+ Reply to Thread
Results 1 to 5 of 5

Thread: Drag Reduction by means of flow control over a surface

  1. #1
    Site Developer Jman's Avatar
    Join Date
    Oct 2002
    Location
    Pacific NW, USA!
    Posts
    2,387

    Drag Reduction by means of flow control over a surface

    Found and interesting article on Sciencedaily.com . I've posted a small teaser paragraph below.
    "The most promising actuators are the so called synthetic jet or oscillatory jet actuators which are embedded in the surface of the body (an airplane wing for example), and essentially perform injection and suction of the fluid from the surface in a periodic manner," said Agarwal. He has demonstrated that the transonic drag of an airplane wing can be reduced by 12 to 15 percent with the incorporation of three-ounce actuators, about 20 to 30 spaced optimally on the surface of the wing.

  2. #2
    Registered User GESchwarz's Avatar
    Join Date
    Oct 2007
    Location
    Ventura County, California, USofA.
    Posts
    1,009

    Re: Drag Reduction by means of flow control over a surface

    A related article linked to the same page Wings That Waggle Could Cut Aircraft Emissions By 20% speaks about a subject that was covered in this forum about a week ago. I'm thinking that this may be why birds were built with feathers.

    It almost makes you want to tar and feather your airplane.

    Seriously, these ideas may have merit.
    If you see something, say something.

  3. #3
    Registered User
    Join Date
    Nov 2007
    Posts
    886

    Re: Drag Reduction by means of flow control over a surface

    There was a great article by Peter Garrison relating to this in the September, 1990 Flying magazine. I enjoyed the article a lot, but I don't necessarily buy all of it. However, it is highly recommended. Not sure how you could find it, though.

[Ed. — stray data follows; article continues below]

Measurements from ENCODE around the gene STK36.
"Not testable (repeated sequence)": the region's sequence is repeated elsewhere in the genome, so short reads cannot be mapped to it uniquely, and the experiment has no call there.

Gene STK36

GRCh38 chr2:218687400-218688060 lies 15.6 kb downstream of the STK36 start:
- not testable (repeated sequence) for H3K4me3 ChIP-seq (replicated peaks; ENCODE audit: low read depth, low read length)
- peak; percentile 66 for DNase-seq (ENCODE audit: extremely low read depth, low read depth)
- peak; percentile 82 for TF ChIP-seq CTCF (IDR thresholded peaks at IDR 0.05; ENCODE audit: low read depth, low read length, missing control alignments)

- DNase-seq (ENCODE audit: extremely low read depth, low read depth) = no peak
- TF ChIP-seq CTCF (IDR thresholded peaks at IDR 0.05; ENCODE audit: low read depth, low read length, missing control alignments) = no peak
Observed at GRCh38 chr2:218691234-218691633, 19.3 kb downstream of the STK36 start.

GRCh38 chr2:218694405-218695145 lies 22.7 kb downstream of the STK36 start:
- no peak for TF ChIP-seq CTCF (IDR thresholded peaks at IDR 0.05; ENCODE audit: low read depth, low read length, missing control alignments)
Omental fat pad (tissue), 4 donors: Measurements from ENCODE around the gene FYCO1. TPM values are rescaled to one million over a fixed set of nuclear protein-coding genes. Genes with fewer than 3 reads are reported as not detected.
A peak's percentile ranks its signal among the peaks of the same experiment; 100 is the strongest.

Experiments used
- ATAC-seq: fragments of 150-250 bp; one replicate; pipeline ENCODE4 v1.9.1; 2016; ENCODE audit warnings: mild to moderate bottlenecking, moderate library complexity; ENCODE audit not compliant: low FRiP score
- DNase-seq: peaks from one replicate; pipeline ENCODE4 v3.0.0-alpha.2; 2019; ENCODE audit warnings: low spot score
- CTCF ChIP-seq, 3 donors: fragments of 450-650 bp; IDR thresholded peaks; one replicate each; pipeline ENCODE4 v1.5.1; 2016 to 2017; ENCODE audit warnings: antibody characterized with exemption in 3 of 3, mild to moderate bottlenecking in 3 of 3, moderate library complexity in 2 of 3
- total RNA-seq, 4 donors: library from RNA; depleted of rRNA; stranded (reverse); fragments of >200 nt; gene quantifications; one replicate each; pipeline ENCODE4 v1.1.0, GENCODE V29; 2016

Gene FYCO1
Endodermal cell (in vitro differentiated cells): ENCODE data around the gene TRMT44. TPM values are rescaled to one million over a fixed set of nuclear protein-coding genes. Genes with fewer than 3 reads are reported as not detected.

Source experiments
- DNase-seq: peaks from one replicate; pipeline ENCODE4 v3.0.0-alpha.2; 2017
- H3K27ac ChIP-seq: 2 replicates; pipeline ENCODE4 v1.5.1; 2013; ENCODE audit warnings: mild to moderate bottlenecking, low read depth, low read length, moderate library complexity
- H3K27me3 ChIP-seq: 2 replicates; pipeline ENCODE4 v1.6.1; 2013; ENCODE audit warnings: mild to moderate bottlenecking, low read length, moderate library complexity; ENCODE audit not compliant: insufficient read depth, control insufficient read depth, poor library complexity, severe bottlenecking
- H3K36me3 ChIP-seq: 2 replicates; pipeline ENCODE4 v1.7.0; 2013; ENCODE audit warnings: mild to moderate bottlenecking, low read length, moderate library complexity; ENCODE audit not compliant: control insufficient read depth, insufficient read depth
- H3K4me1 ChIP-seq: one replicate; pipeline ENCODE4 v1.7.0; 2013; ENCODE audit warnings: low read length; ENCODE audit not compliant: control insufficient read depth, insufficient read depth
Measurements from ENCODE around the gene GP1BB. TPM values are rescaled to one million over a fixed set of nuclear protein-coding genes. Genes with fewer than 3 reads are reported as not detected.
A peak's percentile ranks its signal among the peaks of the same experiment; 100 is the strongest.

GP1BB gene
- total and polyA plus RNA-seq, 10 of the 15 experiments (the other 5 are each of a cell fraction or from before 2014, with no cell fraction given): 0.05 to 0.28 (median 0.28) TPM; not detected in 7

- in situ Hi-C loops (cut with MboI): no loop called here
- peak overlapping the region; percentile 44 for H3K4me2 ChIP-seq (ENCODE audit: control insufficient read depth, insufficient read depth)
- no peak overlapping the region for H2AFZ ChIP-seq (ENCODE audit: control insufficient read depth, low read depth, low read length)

4. #4
    Moderator autoreply's Avatar
    Join Date
    Jul 2009
    Location
    Leiden, Netherlands
    Posts
    8,060

    Re: Drag Reduction by means of flow control over a surface

    Loek Boermans does a lot of research in it (low-speed only). It's extremely efficient (think 50% less drag on the most optimised profile possible), but in reality it's almost impossible to achieve since the holes are so tiny they are immidiately blocked by dust in a real-life environment. I'm afraid (and heard from others too) that this idea has less or more the same problem, it's a perfect solution, but might not work in reality because it's too tiny and too vulnerable (think -50 centigrade and some ice).

    Nice idea nevertheless, but realistic? I don't believe so..
    Last edited by autoreply; October 23rd, 2009 at 04:55 PM.

  5. #5
    Moderator Topaz's Avatar
    Join Date
    Jul 2005
    Location
    Orange County, California
    Posts
    8,209

    Re: Drag Reduction by means of flow control over a surface

    Surface blowing or suction in strategic locations has been known since the 1960's to give tremendous drag reduction. These schemes all fall down on the same basis that autoreply is talking about: whether slot or hole, keeping them clean and free of obstruction is virtually impossible in the real world. The weight penalty of all those holes (or slots) in the skin can also be substantial, since the skin loses some or all of its ability to resist twisting for the wing.
    "If you have built castles in the air, your work need not be lost; that is where they should be. Now put the foundations under them." - Henry James Thoreau
    Member of the Lake Elsinore Soaring Club.

+ Reply to Thread

Similar Threads

  1. Conclusions on Aluminum Adhesive Bonding Tests
    By GESchwarz in forum Aircraft Design / Aerodynamics / New Technology
    Replies: 213
    Last Post: April 4th, 2014, 01:27 AM
  2. Bruce Carmichael's "drag reduction" book
    By gschuld in forum Aircraft Design / Aerodynamics / New Technology
    Replies: 24
    Last Post: December 20th, 2013, 03:24 PM
  3. Control surface hinge angles
    By addaon in forum Aircraft Design / Aerodynamics / New Technology
    Replies: 13
    Last Post: July 16th, 2009, 11:38 AM
  4. speed difference, fixed gear vs retracts
    By gschuld in forum Aircraft Design / Aerodynamics / New Technology
    Replies: 13
    Last Post: February 11th, 2009, 06:09 PM
  5. Control surface interference (aerodynamic)
    By Tinbuzzard in forum Aircraft Design / Aerodynamics / New Technology
    Replies: 5
    Last Post: March 18th, 2005, 11:33 PM

Posting Permissions

  • You may not post new threads
  • You may not post replies
  • You may not post attachments
  • You may not edit your posts